History And Context
Trompe-l'oeil painting, traceable to antiquity and revived in the Renaissance, flourished in the hands of American artists such as Raphaelle Peale, William Harnett, and John Frederick Peto. A pragmatic and almost documentary illusionism informed the genre in its revival in the United States, where typically dry literal-mindedness and utilitarianism contradicted the sensuality, cryptic symbolism, and memento mori themes common to the Dutch school. Yet echoes of the vanitas canon, the underlying implication that the world's riches are in vain, dominated Peto's pictures. His images became increasingly mysterious, poignant, and enigmatic. Old Time Card Rack reflects this trend and substantiates Peto's unique position in American nineteenth-century painting. Early in his career Peto painted such racks for Philadelphia businesses with letters and notes relating specifically to the patron.
The history of Old Time Card Rack remains largely a mystery. The painting was originally believed to be painted by William Harentt, Peto’s friend and teacher. It was recently discovered that Peto had inscribed the reverse side of the painting, indication that is was executed when he was living in Island Height, New Jersey, around 1900. The only other clues to the painting's history before 1939 are a label found on its reverse and a letter offering this painting for sale in 1930. Without listing the artist's name or date, the label states the gallery's name and address, ‘Earle's Gallery at 816 Chestnut Street, Philadelphia’, and ‘Old Reminiscences, No. 67, Price: $4,000.00’. Since Earle's Gallery had moved to a different Chestnut Street address by 1903, the label's date can be narrowed to between 1900 and 1902 unless the old label was retained for a time. Therefore, the forgery of this painting into a Harnett, undoubtedly perpetrated for monetary gain, as that was an incredibly high sum for a Peto painting, occurred quite early in the painting's life, at a time when Peto himself lived several hours away in Island Heights.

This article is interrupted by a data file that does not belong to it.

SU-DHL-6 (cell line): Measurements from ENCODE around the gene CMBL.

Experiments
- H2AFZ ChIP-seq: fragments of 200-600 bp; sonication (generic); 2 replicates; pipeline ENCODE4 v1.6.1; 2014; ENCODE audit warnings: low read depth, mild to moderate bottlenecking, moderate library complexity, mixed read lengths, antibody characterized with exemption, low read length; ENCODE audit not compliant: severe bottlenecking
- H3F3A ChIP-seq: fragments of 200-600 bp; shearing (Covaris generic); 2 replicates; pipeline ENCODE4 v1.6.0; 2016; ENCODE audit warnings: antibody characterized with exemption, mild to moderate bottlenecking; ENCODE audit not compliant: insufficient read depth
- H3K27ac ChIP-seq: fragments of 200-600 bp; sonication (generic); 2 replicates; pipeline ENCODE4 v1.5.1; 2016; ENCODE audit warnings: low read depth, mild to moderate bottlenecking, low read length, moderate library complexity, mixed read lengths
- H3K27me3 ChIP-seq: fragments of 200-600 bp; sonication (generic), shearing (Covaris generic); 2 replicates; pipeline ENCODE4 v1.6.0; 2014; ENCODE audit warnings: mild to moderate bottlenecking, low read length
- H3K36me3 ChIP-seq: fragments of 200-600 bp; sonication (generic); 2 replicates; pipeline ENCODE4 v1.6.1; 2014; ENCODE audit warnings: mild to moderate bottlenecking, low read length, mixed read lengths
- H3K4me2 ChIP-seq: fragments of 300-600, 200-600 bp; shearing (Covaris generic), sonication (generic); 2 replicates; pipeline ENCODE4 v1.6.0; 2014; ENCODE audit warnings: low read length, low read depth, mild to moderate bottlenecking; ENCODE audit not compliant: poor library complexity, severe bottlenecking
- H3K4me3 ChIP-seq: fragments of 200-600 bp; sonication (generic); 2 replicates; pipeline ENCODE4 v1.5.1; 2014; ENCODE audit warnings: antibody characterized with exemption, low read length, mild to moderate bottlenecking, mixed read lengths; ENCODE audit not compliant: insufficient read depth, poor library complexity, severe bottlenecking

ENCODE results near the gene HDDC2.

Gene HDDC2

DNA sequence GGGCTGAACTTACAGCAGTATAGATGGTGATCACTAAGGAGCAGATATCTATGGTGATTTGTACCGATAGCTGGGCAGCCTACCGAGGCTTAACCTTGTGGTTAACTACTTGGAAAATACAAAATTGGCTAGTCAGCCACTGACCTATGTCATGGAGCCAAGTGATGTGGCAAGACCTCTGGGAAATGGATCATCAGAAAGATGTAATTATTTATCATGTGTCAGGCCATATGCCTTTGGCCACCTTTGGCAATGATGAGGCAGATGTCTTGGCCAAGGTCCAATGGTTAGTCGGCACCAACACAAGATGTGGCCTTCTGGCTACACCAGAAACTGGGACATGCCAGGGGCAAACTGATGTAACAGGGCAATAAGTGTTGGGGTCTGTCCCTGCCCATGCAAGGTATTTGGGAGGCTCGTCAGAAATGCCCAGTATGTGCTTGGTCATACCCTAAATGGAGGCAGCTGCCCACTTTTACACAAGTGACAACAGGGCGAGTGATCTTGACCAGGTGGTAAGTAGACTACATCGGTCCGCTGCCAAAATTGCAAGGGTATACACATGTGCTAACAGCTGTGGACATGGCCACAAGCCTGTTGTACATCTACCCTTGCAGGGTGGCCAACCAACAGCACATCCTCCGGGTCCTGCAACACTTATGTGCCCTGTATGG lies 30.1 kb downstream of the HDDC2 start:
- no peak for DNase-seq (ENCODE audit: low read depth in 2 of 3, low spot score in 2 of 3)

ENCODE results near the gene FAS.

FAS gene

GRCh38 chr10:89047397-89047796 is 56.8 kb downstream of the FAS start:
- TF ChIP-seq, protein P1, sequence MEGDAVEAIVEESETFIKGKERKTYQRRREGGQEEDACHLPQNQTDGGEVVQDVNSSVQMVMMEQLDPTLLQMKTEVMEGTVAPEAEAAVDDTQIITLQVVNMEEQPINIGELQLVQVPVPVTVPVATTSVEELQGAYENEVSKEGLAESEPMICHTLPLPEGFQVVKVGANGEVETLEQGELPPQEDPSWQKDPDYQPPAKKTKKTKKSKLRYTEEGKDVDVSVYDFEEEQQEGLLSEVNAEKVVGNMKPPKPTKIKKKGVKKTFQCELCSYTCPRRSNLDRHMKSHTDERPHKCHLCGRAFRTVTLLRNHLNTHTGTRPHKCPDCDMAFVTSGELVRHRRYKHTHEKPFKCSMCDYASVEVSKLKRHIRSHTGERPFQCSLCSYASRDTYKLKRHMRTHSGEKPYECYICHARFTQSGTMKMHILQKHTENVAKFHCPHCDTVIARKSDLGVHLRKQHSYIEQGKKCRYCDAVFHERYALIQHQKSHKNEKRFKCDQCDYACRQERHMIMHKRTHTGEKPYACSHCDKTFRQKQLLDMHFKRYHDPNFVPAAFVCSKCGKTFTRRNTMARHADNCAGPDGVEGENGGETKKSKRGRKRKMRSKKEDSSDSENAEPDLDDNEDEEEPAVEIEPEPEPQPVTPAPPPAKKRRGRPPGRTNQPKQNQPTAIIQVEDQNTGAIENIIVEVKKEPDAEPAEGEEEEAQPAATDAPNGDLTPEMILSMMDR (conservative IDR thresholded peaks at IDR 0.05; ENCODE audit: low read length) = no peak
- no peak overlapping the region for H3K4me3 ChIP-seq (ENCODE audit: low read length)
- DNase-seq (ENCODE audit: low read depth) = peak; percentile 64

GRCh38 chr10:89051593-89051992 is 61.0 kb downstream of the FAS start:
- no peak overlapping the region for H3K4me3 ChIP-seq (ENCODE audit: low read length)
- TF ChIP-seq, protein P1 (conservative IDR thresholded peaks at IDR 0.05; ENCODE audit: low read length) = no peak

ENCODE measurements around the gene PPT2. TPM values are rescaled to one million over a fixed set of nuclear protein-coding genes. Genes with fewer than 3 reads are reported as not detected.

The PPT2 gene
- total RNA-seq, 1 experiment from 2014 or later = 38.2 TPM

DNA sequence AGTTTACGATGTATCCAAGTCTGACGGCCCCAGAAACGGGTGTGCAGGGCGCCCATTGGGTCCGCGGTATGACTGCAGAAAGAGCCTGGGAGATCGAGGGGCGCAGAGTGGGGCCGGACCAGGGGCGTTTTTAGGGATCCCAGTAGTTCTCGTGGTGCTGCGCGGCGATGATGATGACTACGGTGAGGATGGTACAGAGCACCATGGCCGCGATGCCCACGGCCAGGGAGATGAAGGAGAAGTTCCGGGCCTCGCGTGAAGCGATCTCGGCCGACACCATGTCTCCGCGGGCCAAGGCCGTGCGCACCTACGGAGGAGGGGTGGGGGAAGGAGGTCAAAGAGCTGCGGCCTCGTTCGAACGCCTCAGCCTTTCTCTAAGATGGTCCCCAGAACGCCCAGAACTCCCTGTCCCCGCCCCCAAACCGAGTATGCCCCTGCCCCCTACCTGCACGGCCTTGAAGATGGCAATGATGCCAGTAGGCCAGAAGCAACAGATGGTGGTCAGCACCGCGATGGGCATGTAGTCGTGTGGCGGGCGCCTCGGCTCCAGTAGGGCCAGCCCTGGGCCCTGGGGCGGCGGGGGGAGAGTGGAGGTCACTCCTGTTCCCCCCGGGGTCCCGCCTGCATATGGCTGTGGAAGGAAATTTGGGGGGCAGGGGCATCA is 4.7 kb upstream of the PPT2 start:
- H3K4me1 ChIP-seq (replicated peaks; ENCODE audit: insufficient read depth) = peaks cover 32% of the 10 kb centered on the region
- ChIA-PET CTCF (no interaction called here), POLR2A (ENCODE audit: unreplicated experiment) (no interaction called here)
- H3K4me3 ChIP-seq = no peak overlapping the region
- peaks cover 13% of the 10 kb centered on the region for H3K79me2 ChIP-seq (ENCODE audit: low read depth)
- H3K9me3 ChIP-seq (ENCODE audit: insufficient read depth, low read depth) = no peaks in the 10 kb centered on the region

Old Time Card Rack was reattributed to Peto in 1949 by Alfred Frankenstein, art critic for The San Francisco Chronicle. He built his case on several factors: the posthumous dating of two works—Harnett died in 1892; technical data, including obscured or painted-over inscriptions by an unknown hand; the representation of objects known to have belonged to Peto; and stylistic comparisons of both artists' work. Frankenstein further established the stretcher to be of a type used frequently by Peto but never by Harnett.
In 1939, Duncan Phillips purchased this painting as a work of William Harnett from Edith Halpert, who had been largely responsible for the "rediscovery" of Harnett in the twentieth century. In spite of her attempts to link Harnett (and American trompe-l'oeil still life in general) to surrealism or cubism, Phillips's response seems to have been direct and visual rather than cerebral or theoretical, for he received the news of the reattribution to Harnett with equanimity. Through his assistant, Elmira Bier, he answered an inquiring colleague that "he bought the painting because he liked it, and not because it was a Harnett." This fact did not change when he discovered it to be a Peto.